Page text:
This community of more than 11,000 people, about a 30-minute drive from Guadalajara, has long been one of the most popular destinations for thousands of Americans and Canadians. Over the generations, Americans have coexisted with their hosts, so-called Tapatios, as Mexicans are known in this western region in the state of Jalisco.
It’s a coexistence that’s largely worked because of mutual tolerance. Residents-turned-unofficial diplomats describe it as a marriage of convenience. The relationship mirrors the complicated ties between the U.S. and Mexico. It’s never been without tensions.
Taxi driver Gustavo Villaseñor, 34, says he often feels degraded when American passengers tell him he should learn English to earn better tips.
“I just nod my head and smile,” he said. “It’s humiliating, but why make it worse? Things are volatile enough that you don’t want the simmering fire to get out of control. You have to remember that we’re dealing with a man [Trump] who’s not all there, someone who inspires hate.”
Villaseñor sees the divisiveness exported to Ajijic from the U.S. via cable news and talk radio courtesy of WiFi. He recalls seeing Americans, divided by Trump, throw punches in the picturesque plaza as Americans and Canadians sipped their cappuccinos and Mexican cab drivers and police looked on in disbelief.
“Finally, one of them walked away and the fight ended,” he said. “It was bizarre because everyone acted like nothing happened. But this massacre in El Paso is very upsetting because of what he did. You can’t ignore that.”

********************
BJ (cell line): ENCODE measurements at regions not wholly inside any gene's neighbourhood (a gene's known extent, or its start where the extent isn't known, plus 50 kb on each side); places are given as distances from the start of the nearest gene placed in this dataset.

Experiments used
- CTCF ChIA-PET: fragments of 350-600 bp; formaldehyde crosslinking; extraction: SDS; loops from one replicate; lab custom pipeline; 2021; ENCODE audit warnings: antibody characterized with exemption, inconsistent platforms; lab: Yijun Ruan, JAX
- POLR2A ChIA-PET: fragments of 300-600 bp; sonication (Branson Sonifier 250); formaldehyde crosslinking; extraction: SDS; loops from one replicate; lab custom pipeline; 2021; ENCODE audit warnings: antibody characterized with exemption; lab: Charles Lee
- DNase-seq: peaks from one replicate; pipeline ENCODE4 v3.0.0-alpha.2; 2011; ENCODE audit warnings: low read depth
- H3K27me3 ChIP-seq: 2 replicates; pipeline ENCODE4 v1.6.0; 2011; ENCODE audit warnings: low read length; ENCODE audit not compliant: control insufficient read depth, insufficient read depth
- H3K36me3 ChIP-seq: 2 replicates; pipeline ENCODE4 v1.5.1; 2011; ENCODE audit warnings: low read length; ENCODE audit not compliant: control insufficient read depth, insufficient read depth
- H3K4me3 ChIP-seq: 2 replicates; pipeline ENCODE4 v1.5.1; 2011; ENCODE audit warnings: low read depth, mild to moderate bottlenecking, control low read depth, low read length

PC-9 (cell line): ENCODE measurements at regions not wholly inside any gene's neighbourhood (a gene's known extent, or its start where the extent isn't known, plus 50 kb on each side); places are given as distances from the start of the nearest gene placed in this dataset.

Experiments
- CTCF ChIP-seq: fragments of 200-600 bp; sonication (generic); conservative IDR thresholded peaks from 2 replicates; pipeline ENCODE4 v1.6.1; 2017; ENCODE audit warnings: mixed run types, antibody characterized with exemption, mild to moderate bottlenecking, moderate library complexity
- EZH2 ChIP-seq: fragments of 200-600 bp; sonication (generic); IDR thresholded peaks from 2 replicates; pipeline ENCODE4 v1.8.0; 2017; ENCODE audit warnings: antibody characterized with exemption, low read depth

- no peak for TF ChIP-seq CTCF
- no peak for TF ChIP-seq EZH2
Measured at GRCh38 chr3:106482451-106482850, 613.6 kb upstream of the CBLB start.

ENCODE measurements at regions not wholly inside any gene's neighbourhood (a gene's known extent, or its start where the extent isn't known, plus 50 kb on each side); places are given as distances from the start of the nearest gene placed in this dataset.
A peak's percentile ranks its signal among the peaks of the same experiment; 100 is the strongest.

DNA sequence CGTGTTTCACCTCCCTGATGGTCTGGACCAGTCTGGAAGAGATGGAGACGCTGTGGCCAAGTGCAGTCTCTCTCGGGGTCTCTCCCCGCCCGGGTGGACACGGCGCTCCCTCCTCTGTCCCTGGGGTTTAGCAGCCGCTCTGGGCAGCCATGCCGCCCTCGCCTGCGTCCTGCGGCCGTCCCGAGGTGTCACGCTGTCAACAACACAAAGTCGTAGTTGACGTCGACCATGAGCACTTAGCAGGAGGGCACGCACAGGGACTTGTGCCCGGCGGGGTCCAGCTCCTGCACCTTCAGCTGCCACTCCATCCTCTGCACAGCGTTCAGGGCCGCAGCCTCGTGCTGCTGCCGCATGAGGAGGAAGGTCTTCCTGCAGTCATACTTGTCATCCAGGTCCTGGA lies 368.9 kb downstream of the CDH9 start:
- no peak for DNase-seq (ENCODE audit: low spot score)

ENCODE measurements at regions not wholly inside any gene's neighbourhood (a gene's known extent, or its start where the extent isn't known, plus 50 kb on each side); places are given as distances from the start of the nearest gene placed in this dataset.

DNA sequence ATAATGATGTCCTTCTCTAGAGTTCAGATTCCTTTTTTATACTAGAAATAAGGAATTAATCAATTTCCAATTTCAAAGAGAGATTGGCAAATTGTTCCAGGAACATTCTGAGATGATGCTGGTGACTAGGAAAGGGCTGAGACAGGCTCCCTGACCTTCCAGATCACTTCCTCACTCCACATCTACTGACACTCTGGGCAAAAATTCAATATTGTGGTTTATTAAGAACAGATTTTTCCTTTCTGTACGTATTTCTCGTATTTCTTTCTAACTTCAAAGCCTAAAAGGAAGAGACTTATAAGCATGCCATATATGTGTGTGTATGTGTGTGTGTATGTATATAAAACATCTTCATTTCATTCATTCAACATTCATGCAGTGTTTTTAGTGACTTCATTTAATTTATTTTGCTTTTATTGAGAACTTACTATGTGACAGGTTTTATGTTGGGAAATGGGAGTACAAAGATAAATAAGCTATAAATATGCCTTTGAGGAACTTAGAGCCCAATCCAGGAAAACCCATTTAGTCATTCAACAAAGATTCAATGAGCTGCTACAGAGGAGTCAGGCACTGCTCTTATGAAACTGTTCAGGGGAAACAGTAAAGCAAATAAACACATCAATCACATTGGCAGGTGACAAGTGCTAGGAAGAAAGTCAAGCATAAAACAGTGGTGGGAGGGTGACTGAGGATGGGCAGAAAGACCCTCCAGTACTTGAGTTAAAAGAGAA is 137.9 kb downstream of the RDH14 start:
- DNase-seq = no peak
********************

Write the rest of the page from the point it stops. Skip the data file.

The confessed El Paso shooter, Patrick Crusius, 21, of Allen, surrendered to a motorcycle officer minutes after the massacre and said he was targeting Mexicans. Before the first shots were fired, an unsigned manifesto that reads more like a rant, titled “The Inconvenient Truth,” appeared online. Police say the author was Crusius who, in part, wrote that he feared the “Hispanic invasion” of Texas would lead to a “political coup.”
The rant omits the fact that the U.S. Southwest and beyond once belonged to Mexico.
“Who invaded who?” asked Michael Hogan, originally from Rhode Island and now a Guadalajara-based poet, historian and author of Abraham Lincoln and Mexico. “I’m astounded by the ignorance of Americans. The rhetoric has to go beyond Democrats and Republicans, Trump and AMLO,” Mexico’s President Andres Manuel Lopez Obrardor.
“We must get to the root of the problem because kids are being separated and now people are dying,” he said. “We need solutions, not hatred.”